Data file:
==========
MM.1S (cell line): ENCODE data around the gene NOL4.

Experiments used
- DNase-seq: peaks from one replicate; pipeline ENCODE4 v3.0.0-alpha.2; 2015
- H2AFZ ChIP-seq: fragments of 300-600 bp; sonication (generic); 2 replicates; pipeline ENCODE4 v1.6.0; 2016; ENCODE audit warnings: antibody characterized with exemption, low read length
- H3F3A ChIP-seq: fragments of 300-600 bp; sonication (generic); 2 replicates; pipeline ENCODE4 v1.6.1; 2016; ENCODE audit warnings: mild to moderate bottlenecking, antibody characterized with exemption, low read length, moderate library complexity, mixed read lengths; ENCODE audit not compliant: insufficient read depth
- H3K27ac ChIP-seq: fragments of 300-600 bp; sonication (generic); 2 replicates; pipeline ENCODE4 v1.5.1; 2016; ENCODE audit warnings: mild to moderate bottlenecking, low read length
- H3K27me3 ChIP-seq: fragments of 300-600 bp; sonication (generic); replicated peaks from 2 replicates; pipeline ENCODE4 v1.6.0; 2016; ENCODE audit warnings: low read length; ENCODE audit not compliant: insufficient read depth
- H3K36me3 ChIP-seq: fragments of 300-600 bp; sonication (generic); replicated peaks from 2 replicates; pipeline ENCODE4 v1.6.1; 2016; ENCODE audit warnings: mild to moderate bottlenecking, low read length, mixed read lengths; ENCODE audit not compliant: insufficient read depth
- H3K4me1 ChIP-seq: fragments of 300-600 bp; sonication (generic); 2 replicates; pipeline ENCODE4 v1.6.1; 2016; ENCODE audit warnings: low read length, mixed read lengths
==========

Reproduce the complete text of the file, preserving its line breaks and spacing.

MM.1S (cell line): ENCODE data around the gene NOL4.

Experiments used
- DNase-seq: peaks from one replicate; pipeline ENCODE4 v3.0.0-alpha.2; 2015
- H2AFZ ChIP-seq: fragments of 300-600 bp; sonication (generic); 2 replicates; pipeline ENCODE4 v1.6.0; 2016; ENCODE audit warnings: antibody characterized with exemption, low read length
- H3F3A ChIP-seq: fragments of 300-600 bp; sonication (generic); 2 replicates; pipeline ENCODE4 v1.6.1; 2016; ENCODE audit warnings: mild to moderate bottlenecking, antibody characterized with exemption, low read length, moderate library complexity, mixed read lengths; ENCODE audit not compliant: insufficient read depth
- H3K27ac ChIP-seq: fragments of 300-600 bp; sonication (generic); 2 replicates; pipeline ENCODE4 v1.5.1; 2016; ENCODE audit warnings: mild to moderate bottlenecking, low read length
- H3K27me3 ChIP-seq: fragments of 300-600 bp; sonication (generic); replicated peaks from 2 replicates; pipeline ENCODE4 v1.6.0; 2016; ENCODE audit warnings: low read length; ENCODE audit not compliant: insufficient read depth
- H3K36me3 ChIP-seq: fragments of 300-600 bp; sonication (generic); replicated peaks from 2 replicates; pipeline ENCODE4 v1.6.1; 2016; ENCODE audit warnings: mild to moderate bottlenecking, low read length, mixed read lengths; ENCODE audit not compliant: insufficient read depth
- H3K4me1 ChIP-seq: fragments of 300-600 bp; sonication (generic); 2 replicates; pipeline ENCODE4 v1.6.1; 2016; ENCODE audit warnings: low read length, mixed read lengths